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Are You a Non-Native English Speaker/Writer?

Poll closed Dec 16, 2011.
  1. YES

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  2. NO

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  1. Manav
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    Manav Contributing Member

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    Non-Native English Writers' Thread

    Discussion in 'The Lounge' started by Manav, Sep 17, 2011.

    As an aspiring non-native English writer, I face many writing and publising issues. Hopefully we can discuss those issues here with the native speakers and non-native speakers alike.

    The topic of each post should be related to non-native speakers/writers and their unique writing challenges. Any suggestion welcome.

    And please answer the poll question, which will give us an idea of how many non-native English speakers are here.
     
  2. Manav
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    Manav Contributing Member

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    Topic: Using native language idioms in English writing

    Most of my stories are set in my native country, India, and hence the characters are Indians. Sometimes an idiomatic phrase in Hindi will come to my mind while writing a story. For example, kisika dhulai kerna is an idiom in Hindi which literally means "to wash somebody", but idiomatically (is this a word :confused: ) it means "to beat someone black and blue".

    I am sometimes tempted to use such idiomatic phrase in dialogues like, "I'd washed him well", of course, making it clear from the context that it meant "beating", because that's what the character is most likely to say. I think it can enriched my writing rather then deteriorate. What do you think?
     
  3. Tesoro
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    Tesoro Contributing Member Contributor

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    I am a non english speaker, but I do write in my own language and I just discovered a problem that might be an obstacle for me to get my work published here. It seems that (some?) publishers here does not want stories that are set outside of this country, which is exactly what ALL of my novels are :(( I don't know if that is valid only for the thrillers or every genre (since our nations thrillers are synonym with the kind of small-town-police-investigating-mysterious-murders-in-the-idyllic-little-town-where-everyone-knows-everyone-novels.) I don't write thrillers but romance and now it got me seriously worried that it might be a problem, because I'm not willing to change that aspect of my stories. For me it seems almost impossible coming up with an interesting idea that takes place in such a boring place as this, the result wouldn't be much more interesting than its citizens ;) It's already difficult enough to get ones work published without having to worry about that as well.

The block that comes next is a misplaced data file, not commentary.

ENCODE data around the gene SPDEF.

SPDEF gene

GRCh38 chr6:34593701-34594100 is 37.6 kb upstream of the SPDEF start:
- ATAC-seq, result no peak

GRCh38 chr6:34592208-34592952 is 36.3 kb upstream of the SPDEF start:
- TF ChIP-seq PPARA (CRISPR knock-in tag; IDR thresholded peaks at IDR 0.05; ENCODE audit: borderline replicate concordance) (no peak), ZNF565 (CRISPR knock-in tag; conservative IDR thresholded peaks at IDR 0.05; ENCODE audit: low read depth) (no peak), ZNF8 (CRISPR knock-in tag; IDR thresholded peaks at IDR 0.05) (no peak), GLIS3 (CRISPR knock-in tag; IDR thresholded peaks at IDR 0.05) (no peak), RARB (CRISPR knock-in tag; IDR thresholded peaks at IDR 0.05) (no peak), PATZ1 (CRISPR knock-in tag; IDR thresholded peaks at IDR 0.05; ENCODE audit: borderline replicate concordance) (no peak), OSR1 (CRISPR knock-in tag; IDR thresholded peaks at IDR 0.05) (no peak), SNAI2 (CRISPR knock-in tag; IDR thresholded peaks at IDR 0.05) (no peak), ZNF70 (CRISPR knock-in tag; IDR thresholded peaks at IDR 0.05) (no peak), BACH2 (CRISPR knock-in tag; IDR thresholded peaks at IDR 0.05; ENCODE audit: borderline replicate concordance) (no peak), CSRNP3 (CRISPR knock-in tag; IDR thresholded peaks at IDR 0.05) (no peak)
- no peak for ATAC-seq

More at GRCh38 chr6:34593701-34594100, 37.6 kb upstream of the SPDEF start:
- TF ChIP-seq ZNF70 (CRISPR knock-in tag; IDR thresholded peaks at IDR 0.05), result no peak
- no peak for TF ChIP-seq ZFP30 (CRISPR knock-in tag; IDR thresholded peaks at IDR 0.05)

Manav: I have the same issue when writing because some of my characters aren't originally from my country and obviously when I "hear" them speak they do speak in their own language (sometimes english, sometimes another) and I have to somehow translate it when I write, only in rare cases I use the exact phrase when it's something particular that doesn't need translation. it's difficult, I would go with some kind of translation, I guess, to avoid being misunderstood, because not many people would know the idiom. Are little footnotes regarding this sort of expressions reserved for translated books?
     
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  4. mammamaia
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    mammamaia nit-picker-in-chief Contributor

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    i mentor many non-native-english-speaking writers and also do a lot of editing/revising of such writers' work... in doing the latter, i work hard to retain the 'voice' of the writer, so as to not lose the charming 'lilt' of their native languages... instead of americanizing or briticising their work, i let it celebrate the differences, to give the readers a feel for how others on our planet think and speak... it's a task i enjoy greatly, as i've been to and lived in many parts of the world, get by in several languages, and love the more lyrical way other tongues allow us to express ourselves...

    so i'm happy to see so many of 'you' here, sharing your work, your cultures and your selves with us...

    love and hugs/abrazos y besos/abrazi e bacci/je t'embracsse bien fort, maia
     
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  5. mammamaia